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The Art of Photography in the Age of the Selfie



Peter Walsh is a Tasmanian Wilderness photographer. I caught up with him at His Ancestral Dreams Exhibition at The Art Society of Tasmania's Lady Franklin Gallery just before I left.

Peter talks about his work

Peter is passionate about trees. At a time when almost anyone one can take a picture of what they see, Peter seeks to capture what he feels when he sees them. Peter is a thoughtful, softly spoken man. He gives me the impression that he would rather be out among the trees than talking about his work. He tells me that he is inspired by the words of legendary photographer, Ansel Adams:

“A great photograph is one that fully expresses

what one feels, in the deepest sense,

about what is being photographed.”

~ Ansel Adams ~

Here's how Peter describes it:

"I enjoy spending time in the forests of lutruwita/Tasmania. After a while, plants and trees begin to take on their own identity, a more sentient presence. The trees often emit an eccentric persona, previously concealed, perhaps the making of imagination or subconscious memory, but uncannily and immediately present. It’s hard to ignore. They are curious, commanding, familial. Sometimes foreboding, always communal. I’ve been left with a deeper understanding and recognition for the Indigenous reality of family in nature, kinship in country...."

To explain what he means, Peter shows me a photo in which a fallen tree lies across the branches of another. This had immediately made him think of  Michelangelo’s La Pietà - the marble sculpture now in the Vatican, of a sorrowful Mary cradling Christ after he has been taken down from the cross. He shows me the image he means in an  Art book.


This photo of La Pieta is by Jean -Pierre Dalbera

In another work there is a tree which appears to be supporting its companion. This pair reminded Peter of Jack Levine's 1962 painting “The Last Waltz.” The last Waltz was in reference to the fact that these trees were in a coup that was to be logged. However, fate - possibly in the form of the Bob Brown Foundation, intervened, and they were spared.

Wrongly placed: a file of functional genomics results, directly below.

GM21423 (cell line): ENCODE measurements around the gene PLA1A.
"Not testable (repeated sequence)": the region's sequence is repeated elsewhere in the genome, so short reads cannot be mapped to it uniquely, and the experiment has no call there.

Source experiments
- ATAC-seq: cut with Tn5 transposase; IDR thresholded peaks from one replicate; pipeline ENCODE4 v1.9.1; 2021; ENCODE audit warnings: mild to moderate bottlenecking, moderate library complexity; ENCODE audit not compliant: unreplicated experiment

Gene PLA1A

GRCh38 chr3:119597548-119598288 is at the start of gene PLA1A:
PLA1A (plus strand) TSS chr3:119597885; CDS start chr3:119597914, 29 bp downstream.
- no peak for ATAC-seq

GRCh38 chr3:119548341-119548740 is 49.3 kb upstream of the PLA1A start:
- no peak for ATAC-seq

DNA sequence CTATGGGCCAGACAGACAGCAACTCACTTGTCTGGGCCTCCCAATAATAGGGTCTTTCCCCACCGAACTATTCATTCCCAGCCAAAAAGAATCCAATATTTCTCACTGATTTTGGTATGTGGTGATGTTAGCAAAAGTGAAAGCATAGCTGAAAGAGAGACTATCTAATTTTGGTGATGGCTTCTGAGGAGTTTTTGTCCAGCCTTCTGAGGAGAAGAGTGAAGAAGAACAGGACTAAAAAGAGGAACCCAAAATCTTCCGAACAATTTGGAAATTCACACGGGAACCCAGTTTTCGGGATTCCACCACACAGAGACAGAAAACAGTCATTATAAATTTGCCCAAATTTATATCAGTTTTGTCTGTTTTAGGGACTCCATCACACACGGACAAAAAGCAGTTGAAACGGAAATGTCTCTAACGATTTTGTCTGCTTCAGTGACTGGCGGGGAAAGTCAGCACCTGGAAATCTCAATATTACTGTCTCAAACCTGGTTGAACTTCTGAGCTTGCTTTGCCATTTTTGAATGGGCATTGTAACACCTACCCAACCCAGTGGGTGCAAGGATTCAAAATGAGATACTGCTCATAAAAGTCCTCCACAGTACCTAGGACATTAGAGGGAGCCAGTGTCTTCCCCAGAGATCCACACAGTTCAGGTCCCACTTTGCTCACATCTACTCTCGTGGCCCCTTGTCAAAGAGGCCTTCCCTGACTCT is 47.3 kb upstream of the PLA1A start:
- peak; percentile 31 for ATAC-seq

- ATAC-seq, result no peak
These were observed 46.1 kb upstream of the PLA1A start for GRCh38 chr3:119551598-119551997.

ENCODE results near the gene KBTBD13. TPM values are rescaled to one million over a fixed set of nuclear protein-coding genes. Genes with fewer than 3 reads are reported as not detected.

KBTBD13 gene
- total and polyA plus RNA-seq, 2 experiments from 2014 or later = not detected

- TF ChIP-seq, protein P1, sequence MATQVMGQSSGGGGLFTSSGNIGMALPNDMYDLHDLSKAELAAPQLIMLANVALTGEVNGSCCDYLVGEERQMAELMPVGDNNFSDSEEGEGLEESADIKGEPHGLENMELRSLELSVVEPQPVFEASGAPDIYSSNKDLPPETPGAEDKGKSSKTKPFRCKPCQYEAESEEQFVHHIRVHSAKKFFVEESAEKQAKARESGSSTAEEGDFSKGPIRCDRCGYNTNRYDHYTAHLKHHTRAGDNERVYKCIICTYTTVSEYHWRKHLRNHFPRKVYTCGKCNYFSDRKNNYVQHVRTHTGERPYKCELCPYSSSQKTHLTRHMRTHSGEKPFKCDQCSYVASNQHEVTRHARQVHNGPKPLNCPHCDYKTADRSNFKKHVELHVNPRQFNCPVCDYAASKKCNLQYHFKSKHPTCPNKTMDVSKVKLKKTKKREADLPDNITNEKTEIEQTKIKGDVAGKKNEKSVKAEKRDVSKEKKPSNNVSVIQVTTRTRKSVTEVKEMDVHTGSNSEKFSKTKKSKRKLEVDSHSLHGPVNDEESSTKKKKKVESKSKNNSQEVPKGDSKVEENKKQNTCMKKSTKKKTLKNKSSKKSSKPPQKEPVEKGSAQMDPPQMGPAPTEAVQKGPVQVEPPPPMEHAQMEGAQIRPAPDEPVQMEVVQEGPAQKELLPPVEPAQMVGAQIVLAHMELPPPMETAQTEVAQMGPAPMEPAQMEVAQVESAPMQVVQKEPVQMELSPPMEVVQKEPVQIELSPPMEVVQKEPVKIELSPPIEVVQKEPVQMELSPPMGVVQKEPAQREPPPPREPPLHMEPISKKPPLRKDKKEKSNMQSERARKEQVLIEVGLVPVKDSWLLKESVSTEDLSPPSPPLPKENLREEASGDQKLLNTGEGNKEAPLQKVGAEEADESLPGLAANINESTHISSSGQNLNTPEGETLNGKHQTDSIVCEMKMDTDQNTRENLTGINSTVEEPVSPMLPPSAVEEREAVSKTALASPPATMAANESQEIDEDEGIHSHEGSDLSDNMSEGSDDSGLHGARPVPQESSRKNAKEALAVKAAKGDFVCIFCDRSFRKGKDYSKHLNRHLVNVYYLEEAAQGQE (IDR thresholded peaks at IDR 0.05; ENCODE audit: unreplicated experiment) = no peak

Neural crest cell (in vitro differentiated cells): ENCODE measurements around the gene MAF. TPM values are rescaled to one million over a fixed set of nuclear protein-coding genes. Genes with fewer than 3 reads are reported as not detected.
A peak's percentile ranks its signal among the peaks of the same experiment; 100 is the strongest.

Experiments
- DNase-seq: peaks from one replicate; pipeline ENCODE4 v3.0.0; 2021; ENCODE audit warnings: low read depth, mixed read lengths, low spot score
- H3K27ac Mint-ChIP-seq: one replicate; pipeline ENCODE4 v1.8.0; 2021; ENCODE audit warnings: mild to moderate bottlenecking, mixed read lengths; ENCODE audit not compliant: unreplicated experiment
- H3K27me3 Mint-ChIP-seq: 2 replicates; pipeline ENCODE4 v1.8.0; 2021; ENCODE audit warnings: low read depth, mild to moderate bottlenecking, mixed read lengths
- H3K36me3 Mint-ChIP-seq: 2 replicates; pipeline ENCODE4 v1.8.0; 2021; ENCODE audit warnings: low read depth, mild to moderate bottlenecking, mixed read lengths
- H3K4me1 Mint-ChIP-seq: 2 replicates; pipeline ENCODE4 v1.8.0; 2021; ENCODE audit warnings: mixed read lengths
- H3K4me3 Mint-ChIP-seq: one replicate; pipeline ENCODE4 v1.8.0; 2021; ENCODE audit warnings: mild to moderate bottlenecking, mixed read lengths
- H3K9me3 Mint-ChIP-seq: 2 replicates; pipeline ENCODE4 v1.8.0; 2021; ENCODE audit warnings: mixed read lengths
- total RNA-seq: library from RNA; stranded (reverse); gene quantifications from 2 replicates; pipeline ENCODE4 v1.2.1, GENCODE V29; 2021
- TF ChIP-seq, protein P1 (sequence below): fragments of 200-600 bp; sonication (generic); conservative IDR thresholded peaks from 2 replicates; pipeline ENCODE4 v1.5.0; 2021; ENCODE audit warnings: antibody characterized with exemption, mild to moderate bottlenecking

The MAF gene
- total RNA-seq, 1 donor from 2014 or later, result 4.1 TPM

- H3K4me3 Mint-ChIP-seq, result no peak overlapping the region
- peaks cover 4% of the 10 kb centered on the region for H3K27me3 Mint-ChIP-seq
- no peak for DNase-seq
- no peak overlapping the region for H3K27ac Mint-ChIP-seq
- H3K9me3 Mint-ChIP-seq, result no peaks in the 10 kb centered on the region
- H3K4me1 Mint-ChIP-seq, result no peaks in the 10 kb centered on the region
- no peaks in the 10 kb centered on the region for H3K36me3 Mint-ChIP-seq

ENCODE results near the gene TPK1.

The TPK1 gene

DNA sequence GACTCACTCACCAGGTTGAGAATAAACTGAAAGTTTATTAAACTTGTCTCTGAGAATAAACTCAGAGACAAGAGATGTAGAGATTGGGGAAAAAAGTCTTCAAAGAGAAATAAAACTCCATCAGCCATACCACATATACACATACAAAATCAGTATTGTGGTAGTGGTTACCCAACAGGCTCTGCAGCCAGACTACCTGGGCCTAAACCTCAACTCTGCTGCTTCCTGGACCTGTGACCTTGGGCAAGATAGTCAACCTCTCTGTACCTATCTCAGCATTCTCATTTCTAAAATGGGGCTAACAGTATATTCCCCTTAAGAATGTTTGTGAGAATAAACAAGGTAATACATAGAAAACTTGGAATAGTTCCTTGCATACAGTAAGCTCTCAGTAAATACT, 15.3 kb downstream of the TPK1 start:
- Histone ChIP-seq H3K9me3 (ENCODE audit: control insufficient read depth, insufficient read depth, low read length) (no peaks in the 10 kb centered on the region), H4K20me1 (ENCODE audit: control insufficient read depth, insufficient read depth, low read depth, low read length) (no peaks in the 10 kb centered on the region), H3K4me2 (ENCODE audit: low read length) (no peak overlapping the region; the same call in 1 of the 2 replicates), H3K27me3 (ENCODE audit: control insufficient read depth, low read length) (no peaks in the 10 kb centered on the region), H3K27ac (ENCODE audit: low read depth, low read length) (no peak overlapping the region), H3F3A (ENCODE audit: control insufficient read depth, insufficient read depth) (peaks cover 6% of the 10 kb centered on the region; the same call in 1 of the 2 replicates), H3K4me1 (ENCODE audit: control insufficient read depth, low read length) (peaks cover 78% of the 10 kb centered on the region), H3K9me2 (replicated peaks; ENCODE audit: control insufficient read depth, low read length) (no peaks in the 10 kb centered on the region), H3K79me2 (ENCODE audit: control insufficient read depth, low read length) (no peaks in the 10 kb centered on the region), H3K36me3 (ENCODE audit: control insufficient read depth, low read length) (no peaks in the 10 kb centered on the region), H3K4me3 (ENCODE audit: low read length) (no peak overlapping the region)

The Last Waltz

While there is an air of tragedy about many of these images, as indeed there is upon seeing some of these ancient trees in our forests -they have survived so much – centuries of storms, fires, the depredations of loggers and insects, and are now threatened by climate change, but not all the images are sad. One for example, shows a venerable old tree appearing to pass on wisdom to the next generation. 


 Peter’s techniques are unusual too. He renders his images in greyscale on rag and linen. We aren’t distracted by colourful fungi or glowing mosses. This lays bare their form and texture and makes them appear very tactile. Touch and feeling are closely aligned in the English language. For example, we say that’s touching, when we mean that something moved us emotionally.

There's another quote which inspires Peter:

"..isn’t it that one wants a thing to be as factual as possible, and yet at the same time as deeply suggestive or deeply unlocking of areas of sensations other than simple illustrating of the object that you set out to do? isn’t that what art is all about?”                                                               - Francis Bacon 

It seems to me that Peter has succeed admirably on both counts. He really does make us feel for these trees, even the sad and broken ones.

By the way, I've just found out that this laptop doesn't render things in their true colours. The originals are much more vibrant, so it's best to see them in a gallery if at all possible